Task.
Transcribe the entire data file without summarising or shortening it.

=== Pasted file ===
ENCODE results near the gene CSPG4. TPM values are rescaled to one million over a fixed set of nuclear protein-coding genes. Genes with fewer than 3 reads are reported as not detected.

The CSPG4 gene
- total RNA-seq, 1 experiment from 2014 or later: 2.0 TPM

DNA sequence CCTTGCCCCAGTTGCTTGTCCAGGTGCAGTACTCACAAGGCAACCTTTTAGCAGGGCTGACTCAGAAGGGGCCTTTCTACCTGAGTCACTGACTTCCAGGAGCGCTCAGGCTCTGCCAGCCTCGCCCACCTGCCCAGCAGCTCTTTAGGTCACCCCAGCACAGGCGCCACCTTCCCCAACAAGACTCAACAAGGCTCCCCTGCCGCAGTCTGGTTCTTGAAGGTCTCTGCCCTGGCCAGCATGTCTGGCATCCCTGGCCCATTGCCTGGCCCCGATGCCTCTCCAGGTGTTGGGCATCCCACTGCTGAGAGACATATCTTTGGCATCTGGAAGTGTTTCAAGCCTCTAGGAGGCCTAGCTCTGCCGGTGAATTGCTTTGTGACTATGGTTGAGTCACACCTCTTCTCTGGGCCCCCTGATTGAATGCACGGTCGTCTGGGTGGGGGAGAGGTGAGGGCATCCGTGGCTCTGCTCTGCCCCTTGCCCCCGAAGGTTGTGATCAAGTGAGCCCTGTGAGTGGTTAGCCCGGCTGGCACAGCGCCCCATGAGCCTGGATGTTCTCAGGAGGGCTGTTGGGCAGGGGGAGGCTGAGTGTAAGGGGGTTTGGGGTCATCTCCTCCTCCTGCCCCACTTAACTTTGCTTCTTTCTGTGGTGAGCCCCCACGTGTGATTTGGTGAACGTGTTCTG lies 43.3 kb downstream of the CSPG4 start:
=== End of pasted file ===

ENCODE results near the gene CSPG4. TPM values are rescaled to one million over a fixed set of nuclear protein-coding genes. Genes with fewer than 3 reads are reported as not detected.

The CSPG4 gene
- total RNA-seq, 1 experiment from 2014 or later: 2.0 TPM

DNA sequence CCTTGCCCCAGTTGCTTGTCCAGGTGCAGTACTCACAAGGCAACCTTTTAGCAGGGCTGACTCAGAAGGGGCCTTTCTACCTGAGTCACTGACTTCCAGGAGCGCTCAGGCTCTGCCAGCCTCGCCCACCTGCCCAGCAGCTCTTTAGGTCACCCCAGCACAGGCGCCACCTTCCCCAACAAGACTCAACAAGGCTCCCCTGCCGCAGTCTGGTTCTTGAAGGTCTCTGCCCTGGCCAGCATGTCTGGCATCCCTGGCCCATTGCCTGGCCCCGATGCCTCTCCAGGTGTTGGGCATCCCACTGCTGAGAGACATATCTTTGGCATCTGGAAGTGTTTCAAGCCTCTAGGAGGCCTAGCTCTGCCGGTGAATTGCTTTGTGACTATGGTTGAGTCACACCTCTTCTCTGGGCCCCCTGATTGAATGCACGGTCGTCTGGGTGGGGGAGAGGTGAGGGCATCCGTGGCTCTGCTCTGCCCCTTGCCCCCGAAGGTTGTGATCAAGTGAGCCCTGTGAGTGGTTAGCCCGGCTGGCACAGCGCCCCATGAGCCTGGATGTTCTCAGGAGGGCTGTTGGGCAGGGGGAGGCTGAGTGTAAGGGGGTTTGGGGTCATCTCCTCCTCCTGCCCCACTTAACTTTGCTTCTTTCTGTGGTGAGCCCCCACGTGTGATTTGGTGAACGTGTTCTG lies 43.3 kb downstream of the CSPG4 start: